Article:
by Libby Sternberg
Years ago, my sister and I belonged to one of those mail order book clubs, the ones that entice you to join up with offers of "four books for one dollar." From that point on, the club would send monthly fliers announcing their latest offerings, with one special--if you didn't want that book, you had to send in a card saying "no, thanks." Otherwise you'd get it. I ended up with a lot of books this way.
One of the volumes my sister received during her first four-for-a-dollar deal was the collected short stories of F. Scott Fitzgerald. I was already a fan, having read The Great Gatsby, This Side of Paradise, and Tender Is the Night. Reading his shorts allowed me to visit his world some more. I devoured them. I think I read them all within one dreamy adolescent summer. "Bernice Bobs Her Hair" stayed with me for a long time. Others blended into one another in memory, leaving behind a warm sense of enjoyment. Rarely did they disappoint.
As I grew older, I almost lost touch with short stories. My reading time was spent with novels and nonfiction. Then, at various times, we ended up subscribing to the few mainstream magazines that still carried short fiction -- The Atlantic, Harper's, The New Yorker -- and I once again began to read shorts.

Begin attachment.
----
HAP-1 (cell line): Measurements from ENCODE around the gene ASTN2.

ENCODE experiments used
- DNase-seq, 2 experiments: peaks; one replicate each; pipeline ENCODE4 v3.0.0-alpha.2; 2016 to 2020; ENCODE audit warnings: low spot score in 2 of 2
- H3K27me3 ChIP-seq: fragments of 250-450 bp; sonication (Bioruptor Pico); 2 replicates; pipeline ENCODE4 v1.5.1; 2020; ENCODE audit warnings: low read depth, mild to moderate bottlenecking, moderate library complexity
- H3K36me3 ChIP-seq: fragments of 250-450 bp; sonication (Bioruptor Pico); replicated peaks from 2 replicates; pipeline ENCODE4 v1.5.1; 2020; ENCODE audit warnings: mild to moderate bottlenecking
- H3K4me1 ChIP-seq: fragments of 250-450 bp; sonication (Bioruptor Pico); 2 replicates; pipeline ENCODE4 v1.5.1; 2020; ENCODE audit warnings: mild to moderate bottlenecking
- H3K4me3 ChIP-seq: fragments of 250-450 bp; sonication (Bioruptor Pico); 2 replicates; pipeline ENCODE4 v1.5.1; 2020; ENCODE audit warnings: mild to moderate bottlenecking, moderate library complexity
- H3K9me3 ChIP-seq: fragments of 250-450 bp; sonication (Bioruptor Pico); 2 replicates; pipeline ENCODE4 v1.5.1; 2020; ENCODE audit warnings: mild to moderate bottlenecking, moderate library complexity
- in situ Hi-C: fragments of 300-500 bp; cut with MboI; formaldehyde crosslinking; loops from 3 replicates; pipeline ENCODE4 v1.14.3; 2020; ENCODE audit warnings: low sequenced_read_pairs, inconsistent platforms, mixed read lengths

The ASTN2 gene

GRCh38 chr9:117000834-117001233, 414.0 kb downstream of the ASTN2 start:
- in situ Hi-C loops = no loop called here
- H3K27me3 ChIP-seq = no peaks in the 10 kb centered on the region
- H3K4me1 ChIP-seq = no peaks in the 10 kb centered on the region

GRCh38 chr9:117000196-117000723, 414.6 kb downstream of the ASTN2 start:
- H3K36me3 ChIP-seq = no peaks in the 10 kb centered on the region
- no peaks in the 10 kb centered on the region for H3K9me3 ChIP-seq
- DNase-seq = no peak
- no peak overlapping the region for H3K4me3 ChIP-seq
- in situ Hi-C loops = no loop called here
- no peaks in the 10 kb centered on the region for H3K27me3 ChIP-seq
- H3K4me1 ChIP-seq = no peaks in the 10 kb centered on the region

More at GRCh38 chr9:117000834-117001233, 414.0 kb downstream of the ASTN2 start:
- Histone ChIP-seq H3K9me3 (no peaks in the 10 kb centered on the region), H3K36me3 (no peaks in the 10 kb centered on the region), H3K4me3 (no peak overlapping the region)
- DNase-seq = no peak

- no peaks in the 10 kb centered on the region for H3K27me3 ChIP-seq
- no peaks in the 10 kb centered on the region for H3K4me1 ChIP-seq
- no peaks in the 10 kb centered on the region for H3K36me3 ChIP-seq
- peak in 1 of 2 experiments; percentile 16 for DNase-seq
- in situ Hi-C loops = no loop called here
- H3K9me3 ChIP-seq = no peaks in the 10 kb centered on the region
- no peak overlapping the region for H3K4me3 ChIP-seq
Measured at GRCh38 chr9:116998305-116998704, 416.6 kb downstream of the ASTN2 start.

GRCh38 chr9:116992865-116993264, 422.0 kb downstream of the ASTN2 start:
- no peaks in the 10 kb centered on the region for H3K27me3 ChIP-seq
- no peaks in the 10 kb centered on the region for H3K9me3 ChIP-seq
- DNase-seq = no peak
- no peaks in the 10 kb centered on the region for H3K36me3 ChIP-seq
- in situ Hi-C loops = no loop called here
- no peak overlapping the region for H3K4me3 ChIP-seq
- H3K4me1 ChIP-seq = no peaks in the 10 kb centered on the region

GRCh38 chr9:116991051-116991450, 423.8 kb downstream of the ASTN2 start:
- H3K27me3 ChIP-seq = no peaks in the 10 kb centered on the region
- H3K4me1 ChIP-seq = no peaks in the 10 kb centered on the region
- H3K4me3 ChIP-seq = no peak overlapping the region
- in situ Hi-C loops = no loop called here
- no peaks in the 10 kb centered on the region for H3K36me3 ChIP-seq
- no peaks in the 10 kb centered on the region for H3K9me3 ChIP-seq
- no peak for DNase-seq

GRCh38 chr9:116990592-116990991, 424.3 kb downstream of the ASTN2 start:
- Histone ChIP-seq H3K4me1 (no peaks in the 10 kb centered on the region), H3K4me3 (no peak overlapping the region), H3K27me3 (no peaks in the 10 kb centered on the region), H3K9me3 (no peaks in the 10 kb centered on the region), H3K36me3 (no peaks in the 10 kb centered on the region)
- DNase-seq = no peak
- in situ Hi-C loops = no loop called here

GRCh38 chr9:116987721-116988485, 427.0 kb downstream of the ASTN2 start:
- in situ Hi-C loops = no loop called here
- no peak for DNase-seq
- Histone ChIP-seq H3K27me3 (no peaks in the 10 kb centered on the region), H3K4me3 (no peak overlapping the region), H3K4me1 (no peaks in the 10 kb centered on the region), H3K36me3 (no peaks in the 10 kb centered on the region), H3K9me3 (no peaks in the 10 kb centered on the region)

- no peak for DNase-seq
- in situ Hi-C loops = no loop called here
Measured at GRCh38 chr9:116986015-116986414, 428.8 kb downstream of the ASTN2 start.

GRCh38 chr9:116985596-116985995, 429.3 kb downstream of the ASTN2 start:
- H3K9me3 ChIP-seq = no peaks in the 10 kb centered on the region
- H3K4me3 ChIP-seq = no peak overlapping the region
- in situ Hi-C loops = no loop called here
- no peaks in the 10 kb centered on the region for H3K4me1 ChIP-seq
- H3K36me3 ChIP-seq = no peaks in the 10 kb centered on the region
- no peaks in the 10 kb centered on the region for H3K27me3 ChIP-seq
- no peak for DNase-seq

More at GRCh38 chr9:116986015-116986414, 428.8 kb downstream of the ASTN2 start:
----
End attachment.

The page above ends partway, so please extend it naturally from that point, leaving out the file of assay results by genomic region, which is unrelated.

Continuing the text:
Let me amend that: I tried to. Regularly, I'd force myself to stick with the stories in these magazines to the bitter end. And it was often a "bitter" end in that I had not enjoyed the flavor of the story by the time I was done. Rarely did I remember them at all--not even the sense of them, of what they'd been trying to say or where they were set or who the characters were, let alone what the overall story arc contained. As to prose that sang--it often fell flat to this reader's ear.
Two exceptions stand out. One was a short story by Amy Tan. It happened to be a chapter from her debut novel The Joy Luck Club, which I made sure to buy when it was released.
The other was a haunting tale of a woman in California waiting for her husband after he went off to war in the Pacific during the 1940s. I just remembered the story, not its title or author.